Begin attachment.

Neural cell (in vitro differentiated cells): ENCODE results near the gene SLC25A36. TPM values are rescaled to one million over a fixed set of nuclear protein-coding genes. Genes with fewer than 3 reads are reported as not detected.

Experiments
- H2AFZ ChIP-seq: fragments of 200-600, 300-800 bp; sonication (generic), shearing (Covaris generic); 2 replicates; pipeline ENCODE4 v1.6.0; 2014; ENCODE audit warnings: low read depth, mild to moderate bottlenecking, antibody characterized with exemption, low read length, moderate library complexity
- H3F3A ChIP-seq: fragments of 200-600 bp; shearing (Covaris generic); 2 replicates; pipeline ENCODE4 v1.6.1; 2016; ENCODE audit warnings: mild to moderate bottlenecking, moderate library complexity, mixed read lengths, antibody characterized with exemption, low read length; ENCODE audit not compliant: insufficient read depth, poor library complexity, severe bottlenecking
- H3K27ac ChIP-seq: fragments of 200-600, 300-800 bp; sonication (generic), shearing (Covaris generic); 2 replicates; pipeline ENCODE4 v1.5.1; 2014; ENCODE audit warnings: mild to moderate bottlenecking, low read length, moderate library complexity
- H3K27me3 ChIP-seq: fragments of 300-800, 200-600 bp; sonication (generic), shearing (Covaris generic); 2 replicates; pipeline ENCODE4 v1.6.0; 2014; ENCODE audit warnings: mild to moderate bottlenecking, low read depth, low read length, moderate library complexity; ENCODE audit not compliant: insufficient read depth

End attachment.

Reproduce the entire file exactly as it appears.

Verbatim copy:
Neural cell (in vitro differentiated cells): ENCODE results near the gene SLC25A36. TPM values are rescaled to one million over a fixed set of nuclear protein-coding genes. Genes with fewer than 3 reads are reported as not detected.

Experiments
- H2AFZ ChIP-seq: fragments of 200-600, 300-800 bp; sonication (generic), shearing (Covaris generic); 2 replicates; pipeline ENCODE4 v1.6.0; 2014; ENCODE audit warnings: low read depth, mild to moderate bottlenecking, antibody characterized with exemption, low read length, moderate library complexity
- H3F3A ChIP-seq: fragments of 200-600 bp; shearing (Covaris generic); 2 replicates; pipeline ENCODE4 v1.6.1; 2016; ENCODE audit warnings: mild to moderate bottlenecking, moderate library complexity, mixed read lengths, antibody characterized with exemption, low read length; ENCODE audit not compliant: insufficient read depth, poor library complexity, severe bottlenecking
- H3K27ac ChIP-seq: fragments of 200-600, 300-800 bp; sonication (generic), shearing (Covaris generic); 2 replicates; pipeline ENCODE4 v1.5.1; 2014; ENCODE audit warnings: mild to moderate bottlenecking, low read length, moderate library complexity
- H3K27me3 ChIP-seq: fragments of 300-800, 200-600 bp; sonication (generic), shearing (Covaris generic); 2 replicates; pipeline ENCODE4 v1.6.0; 2014; ENCODE audit warnings: mild to moderate bottlenecking, low read depth, low read length, moderate library complexity; ENCODE audit not compliant: insufficient read depth